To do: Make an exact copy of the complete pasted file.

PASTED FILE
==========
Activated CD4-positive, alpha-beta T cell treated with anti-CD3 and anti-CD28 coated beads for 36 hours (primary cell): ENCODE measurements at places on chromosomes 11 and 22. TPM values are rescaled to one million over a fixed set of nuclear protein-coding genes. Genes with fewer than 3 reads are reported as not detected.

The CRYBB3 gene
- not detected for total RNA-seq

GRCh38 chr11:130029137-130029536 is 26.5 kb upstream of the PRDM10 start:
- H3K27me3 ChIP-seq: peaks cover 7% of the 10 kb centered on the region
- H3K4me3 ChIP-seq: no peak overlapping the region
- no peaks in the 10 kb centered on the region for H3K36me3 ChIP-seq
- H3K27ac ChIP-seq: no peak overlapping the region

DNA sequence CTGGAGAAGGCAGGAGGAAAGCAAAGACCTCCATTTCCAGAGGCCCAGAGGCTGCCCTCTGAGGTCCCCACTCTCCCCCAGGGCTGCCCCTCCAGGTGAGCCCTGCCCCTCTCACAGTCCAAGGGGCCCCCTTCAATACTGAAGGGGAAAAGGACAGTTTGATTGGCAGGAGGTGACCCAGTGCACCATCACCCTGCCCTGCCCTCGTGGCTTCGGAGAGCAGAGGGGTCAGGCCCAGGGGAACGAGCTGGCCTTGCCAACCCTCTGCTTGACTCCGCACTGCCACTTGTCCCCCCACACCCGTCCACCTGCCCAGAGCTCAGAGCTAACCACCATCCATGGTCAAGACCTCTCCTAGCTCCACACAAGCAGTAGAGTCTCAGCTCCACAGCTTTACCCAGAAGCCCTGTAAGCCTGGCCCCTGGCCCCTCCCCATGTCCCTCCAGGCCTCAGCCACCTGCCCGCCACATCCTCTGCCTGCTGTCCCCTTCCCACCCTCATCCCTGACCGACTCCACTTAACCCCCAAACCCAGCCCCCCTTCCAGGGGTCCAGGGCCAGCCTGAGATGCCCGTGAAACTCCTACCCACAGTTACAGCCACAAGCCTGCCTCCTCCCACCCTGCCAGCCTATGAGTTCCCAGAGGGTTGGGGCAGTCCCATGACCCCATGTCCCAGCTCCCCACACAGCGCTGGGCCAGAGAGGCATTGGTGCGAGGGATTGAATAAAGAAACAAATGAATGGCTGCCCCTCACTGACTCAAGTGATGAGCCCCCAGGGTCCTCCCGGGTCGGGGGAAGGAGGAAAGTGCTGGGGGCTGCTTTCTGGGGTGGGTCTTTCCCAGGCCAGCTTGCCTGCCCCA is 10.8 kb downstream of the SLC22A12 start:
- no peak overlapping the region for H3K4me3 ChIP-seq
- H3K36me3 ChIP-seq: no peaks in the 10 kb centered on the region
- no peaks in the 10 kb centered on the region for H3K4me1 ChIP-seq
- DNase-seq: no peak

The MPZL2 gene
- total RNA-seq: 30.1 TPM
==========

Activated CD4-positive, alpha-beta T cell treated with anti-CD3 and anti-CD28 coated beads for 36 hours (primary cell): ENCODE measurements at places on chromosomes 11 and 22. TPM values are rescaled to one million over a fixed set of nuclear protein-coding genes. Genes with fewer than 3 reads are reported as not detected.

The CRYBB3 gene
- not detected for total RNA-seq

GRCh38 chr11:130029137-130029536 is 26.5 kb upstream of the PRDM10 start:
- H3K27me3 ChIP-seq: peaks cover 7% of the 10 kb centered on the region
- H3K4me3 ChIP-seq: no peak overlapping the region
- no peaks in the 10 kb centered on the region for H3K36me3 ChIP-seq
- H3K27ac ChIP-seq: no peak overlapping the region

DNA sequence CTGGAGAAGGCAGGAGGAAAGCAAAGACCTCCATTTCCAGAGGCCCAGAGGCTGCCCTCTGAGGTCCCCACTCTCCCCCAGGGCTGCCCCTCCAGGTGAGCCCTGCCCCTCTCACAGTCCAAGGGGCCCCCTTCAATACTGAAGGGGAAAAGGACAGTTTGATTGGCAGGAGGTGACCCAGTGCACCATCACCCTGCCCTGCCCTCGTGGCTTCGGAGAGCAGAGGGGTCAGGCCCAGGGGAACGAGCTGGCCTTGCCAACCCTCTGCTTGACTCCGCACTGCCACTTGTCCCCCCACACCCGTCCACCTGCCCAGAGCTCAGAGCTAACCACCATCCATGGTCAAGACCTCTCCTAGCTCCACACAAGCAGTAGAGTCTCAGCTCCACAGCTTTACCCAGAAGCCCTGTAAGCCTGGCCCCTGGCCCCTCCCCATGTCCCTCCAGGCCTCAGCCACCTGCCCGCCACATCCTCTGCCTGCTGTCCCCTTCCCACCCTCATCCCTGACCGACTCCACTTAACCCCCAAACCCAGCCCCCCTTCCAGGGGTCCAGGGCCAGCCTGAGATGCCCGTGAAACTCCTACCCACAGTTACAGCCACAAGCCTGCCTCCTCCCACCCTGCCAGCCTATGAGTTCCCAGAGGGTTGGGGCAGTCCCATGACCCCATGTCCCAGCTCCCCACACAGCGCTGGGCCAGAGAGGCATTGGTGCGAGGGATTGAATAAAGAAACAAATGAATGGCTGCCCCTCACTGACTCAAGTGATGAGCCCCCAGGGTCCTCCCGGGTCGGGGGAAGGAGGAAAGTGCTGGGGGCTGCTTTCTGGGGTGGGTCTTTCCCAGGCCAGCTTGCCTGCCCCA is 10.8 kb downstream of the SLC22A12 start:
- no peak overlapping the region for H3K4me3 ChIP-seq
- H3K36me3 ChIP-seq: no peaks in the 10 kb centered on the region
- no peaks in the 10 kb centered on the region for H3K4me1 ChIP-seq
- DNase-seq: no peak

The MPZL2 gene
- total RNA-seq: 30.1 TPM